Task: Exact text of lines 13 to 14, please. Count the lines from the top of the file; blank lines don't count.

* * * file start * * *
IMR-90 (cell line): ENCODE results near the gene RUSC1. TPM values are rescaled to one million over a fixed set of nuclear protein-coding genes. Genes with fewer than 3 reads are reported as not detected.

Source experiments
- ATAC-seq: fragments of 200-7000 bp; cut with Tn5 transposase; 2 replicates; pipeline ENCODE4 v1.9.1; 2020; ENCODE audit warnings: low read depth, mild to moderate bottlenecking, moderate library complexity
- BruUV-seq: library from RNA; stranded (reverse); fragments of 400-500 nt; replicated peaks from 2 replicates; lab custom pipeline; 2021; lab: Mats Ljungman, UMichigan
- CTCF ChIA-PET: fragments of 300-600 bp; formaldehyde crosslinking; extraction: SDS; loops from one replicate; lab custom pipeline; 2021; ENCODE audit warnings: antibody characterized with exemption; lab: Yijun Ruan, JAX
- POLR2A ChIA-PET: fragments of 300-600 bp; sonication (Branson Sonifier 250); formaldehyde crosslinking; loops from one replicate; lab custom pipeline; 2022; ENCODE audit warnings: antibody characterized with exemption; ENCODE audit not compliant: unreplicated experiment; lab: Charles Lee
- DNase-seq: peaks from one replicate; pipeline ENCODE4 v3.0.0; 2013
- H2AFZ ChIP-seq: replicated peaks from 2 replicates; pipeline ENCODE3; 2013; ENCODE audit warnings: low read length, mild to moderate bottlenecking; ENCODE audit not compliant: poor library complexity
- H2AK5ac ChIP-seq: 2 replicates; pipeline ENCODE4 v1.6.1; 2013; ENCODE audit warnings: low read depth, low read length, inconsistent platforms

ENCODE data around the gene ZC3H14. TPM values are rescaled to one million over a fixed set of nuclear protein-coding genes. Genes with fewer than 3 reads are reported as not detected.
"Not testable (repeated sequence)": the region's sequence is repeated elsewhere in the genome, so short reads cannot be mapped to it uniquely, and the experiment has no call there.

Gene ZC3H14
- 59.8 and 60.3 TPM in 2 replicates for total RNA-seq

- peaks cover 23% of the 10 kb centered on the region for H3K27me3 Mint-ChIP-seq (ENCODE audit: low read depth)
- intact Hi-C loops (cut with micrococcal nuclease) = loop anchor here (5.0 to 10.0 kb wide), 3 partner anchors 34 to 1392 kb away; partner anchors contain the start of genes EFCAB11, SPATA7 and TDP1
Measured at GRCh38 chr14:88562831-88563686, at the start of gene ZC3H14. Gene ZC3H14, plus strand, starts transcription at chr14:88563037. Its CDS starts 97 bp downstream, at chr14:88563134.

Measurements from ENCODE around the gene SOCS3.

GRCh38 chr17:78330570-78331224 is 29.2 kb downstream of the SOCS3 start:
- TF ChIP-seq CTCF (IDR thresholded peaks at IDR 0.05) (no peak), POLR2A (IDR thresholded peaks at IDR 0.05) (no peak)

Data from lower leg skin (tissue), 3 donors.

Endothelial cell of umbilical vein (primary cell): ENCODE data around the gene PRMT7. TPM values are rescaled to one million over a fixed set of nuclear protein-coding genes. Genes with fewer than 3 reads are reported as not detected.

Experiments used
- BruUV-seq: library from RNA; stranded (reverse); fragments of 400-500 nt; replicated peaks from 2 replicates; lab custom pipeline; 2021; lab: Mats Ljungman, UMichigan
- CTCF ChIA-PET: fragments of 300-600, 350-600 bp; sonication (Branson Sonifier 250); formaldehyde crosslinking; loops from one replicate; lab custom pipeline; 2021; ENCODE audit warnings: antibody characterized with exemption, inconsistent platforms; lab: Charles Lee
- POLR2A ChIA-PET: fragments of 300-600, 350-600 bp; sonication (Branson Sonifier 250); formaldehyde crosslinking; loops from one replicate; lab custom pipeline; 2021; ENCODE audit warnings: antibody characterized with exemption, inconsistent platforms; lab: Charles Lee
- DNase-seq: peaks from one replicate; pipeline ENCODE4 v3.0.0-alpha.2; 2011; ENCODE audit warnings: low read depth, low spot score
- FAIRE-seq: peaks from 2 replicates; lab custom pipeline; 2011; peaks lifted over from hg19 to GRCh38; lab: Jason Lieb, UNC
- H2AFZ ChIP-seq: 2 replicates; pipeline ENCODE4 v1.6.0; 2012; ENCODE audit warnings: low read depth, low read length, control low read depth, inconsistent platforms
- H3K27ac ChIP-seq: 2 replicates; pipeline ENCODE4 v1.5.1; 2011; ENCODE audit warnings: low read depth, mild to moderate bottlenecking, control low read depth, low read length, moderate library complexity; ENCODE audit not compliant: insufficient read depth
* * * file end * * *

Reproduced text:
- 59.8 and 60.3 TPM in 2 replicates for total RNA-seq

- peaks cover 23% of the 10 kb centered on the region for H3K27me3 Mint-ChIP-seq (ENCODE audit: low read depth)